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I remember reading somewhere that the children of Afghanistan were not
allowed to fly kites under the Taliban. The sky was devoid of bright
diamond and box-shaped colors attached to string fluttering in the wind.

I enjoyed flying kites when I was a kid. In Honduras, watching boys run
down the main road of my village with kites made of thrown-away plastic and
paper always brought a smile to my face.

Kite-flying is an innocent activity that eases the flyer’s mood, usually
giving him/her a sense of in-the-moment joy and happiness no matter the age.
Why would anyone ban kite flying?

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After two weeks in Addis, our Ethiopian co-workers’ invitation to see the
Rift Valley Lakes region situated along the main hard road heading south out
of the city was welcomed into my ears and transferred throughout my being
with much needing-to-get-out-of-the-city enthusiasm.

We departed Friday morning on the 22nd day of July around 9 in the morning.
The weather was looking good; rainless on a typically rainy morning of the
rainy season. An hour of twisting-and-turning and stopping-and-going
through Addis’ morning traffic, and we finally made it into the countryside
where farmers worked dark-soiled fields with oxen and wooden plows with
metal blades. The planting season was upon them. A sunny blue sky
pockmarked with white clouds shined above all of us.

A scheduled itinerary was not in our pockets. We rolled down the road,
stopping for a late breakfast and sun-worshipping from our morning meal
outdoor seats.

Eventually, sometime in the early afternoon we pulled off the hard road and
bumped our way to Lake Langano. Though safe for swimming, I opted to sit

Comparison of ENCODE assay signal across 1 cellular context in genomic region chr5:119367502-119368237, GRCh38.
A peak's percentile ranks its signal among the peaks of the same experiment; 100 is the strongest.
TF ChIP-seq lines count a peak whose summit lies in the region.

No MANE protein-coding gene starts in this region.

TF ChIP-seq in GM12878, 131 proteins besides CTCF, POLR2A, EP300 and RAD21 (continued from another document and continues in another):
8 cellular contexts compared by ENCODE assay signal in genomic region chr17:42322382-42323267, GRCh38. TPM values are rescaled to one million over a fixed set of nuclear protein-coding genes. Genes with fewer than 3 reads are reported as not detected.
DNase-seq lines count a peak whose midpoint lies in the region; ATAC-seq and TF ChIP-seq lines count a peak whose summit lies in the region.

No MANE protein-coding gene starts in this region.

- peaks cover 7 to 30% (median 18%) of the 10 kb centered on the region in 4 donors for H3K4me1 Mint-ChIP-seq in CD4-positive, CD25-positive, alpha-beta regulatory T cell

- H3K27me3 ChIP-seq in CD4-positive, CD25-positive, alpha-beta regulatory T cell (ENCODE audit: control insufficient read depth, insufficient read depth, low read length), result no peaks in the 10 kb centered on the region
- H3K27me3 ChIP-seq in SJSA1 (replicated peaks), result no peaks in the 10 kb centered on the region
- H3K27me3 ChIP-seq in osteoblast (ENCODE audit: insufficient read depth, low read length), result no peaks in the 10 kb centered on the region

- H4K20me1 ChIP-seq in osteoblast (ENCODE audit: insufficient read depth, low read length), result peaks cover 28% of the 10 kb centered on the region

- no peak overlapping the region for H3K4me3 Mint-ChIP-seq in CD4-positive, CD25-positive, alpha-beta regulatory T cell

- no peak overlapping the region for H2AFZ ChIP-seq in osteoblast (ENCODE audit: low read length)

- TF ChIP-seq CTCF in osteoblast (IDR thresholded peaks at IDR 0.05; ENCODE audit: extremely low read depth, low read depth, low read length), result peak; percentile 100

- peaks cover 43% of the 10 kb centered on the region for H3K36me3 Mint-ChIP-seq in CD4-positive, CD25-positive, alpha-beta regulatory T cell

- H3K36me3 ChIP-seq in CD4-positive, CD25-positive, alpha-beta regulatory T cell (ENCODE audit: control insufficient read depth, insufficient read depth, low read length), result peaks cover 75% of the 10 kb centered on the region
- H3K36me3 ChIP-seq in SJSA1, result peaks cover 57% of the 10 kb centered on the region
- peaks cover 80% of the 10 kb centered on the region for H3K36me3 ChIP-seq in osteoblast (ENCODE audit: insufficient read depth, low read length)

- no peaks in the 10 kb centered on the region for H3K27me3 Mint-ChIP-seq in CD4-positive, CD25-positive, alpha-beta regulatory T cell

back and take in the naturally-occurring brown lake laid out before me.
Eggs digesting and shade from the acacia tree stretched above me, I was in
one of those be-here-now modes of thinking. My wife beside me was the Zen
center.

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By evening we reached Lake Awasa sitting about an hour or so more down the
road. We secured rooms at a local hotel in town, had a drink thirty minutes
later while listening to crickets and slapping mosquitoes by the water, and
capped the night with plates of Western-prepared beef and chicken.

The next morning we headed to the hot springs of Wondo Genet. To arrive
there, we had to bump again along a dirt road. Villages and lone
thatch-roofed, mud-walled houses were scattered along the way, with a couple
of major towns plopped down here and there. People walked and some bounced
on two-wheeled trailers pulled by donkeys and horses as we drove by in our
mini-bus. On this road, unlike anywhere I had been in Honduras, the road
was well-traveled by moving people. In Honduras, most times I saw people
sitting by the road waiting for a ride. They did not walk.

Outside my window, I saw human beings of all ages wearing what some would
call rags. Distended stomachs on toddlers sneaked out from undersized dirty
shirts. Women and girls carried jugs of water and bundles of firewood with
tired faces. Men walked behind cattle and rode the two-wheeled trailers
laughing and under minimal-to-no physical stress. When will our world
recognize the plight of women? If we are to “assist,” “provide aid for,”
“save,” “help” the less fortunate of our world, wouldn’t a good place to